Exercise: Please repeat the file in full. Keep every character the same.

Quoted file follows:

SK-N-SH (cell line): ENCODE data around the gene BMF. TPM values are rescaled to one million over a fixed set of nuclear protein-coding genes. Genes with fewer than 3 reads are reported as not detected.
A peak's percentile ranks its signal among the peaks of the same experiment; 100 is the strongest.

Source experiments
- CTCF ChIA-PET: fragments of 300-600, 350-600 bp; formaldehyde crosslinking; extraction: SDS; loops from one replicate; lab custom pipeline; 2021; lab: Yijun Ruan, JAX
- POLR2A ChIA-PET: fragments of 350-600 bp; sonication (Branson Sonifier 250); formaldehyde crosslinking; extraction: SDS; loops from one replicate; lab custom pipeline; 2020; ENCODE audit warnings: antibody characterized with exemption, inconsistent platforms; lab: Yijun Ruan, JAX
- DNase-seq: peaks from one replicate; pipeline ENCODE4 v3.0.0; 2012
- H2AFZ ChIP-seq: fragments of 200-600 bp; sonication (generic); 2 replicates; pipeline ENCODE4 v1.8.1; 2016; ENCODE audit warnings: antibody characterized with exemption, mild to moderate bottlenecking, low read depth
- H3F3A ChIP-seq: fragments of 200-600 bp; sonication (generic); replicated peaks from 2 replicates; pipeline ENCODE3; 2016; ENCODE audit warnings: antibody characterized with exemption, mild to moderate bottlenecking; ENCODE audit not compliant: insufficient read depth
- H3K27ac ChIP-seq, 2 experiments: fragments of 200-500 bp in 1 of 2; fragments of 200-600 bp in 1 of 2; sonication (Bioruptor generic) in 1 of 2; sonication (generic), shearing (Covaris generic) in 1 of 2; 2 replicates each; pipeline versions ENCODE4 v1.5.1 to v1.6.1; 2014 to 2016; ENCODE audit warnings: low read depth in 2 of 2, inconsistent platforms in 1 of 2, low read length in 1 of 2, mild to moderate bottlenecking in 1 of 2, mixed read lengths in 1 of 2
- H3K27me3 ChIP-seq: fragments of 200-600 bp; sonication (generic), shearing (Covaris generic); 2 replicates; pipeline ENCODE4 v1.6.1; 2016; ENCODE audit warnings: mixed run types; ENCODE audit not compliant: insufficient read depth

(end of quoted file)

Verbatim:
SK-N-SH (cell line): ENCODE data around the gene BMF. TPM values are rescaled to one million over a fixed set of nuclear protein-coding genes. Genes with fewer than 3 reads are reported as not detected.
A peak's percentile ranks its signal among the peaks of the same experiment; 100 is the strongest.

Source experiments
- CTCF ChIA-PET: fragments of 300-600, 350-600 bp; formaldehyde crosslinking; extraction: SDS; loops from one replicate; lab custom pipeline; 2021; lab: Yijun Ruan, JAX
- POLR2A ChIA-PET: fragments of 350-600 bp; sonication (Branson Sonifier 250); formaldehyde crosslinking; extraction: SDS; loops from one replicate; lab custom pipeline; 2020; ENCODE audit warnings: antibody characterized with exemption, inconsistent platforms; lab: Yijun Ruan, JAX
- DNase-seq: peaks from one replicate; pipeline ENCODE4 v3.0.0; 2012
- H2AFZ ChIP-seq: fragments of 200-600 bp; sonication (generic); 2 replicates; pipeline ENCODE4 v1.8.1; 2016; ENCODE audit warnings: antibody characterized with exemption, mild to moderate bottlenecking, low read depth
- H3F3A ChIP-seq: fragments of 200-600 bp; sonication (generic); replicated peaks from 2 replicates; pipeline ENCODE3; 2016; ENCODE audit warnings: antibody characterized with exemption, mild to moderate bottlenecking; ENCODE audit not compliant: insufficient read depth
- H3K27ac ChIP-seq, 2 experiments: fragments of 200-500 bp in 1 of 2; fragments of 200-600 bp in 1 of 2; sonication (Bioruptor generic) in 1 of 2; sonication (generic), shearing (Covaris generic) in 1 of 2; 2 replicates each; pipeline versions ENCODE4 v1.5.1 to v1.6.1; 2014 to 2016; ENCODE audit warnings: low read depth in 2 of 2, inconsistent platforms in 1 of 2, low read length in 1 of 2, mild to moderate bottlenecking in 1 of 2, mixed read lengths in 1 of 2
- H3K27me3 ChIP-seq: fragments of 200-600 bp; sonication (generic), shearing (Covaris generic); 2 replicates; pipeline ENCODE4 v1.6.1; 2016; ENCODE audit warnings: mixed run types; ENCODE audit not compliant: insufficient read depth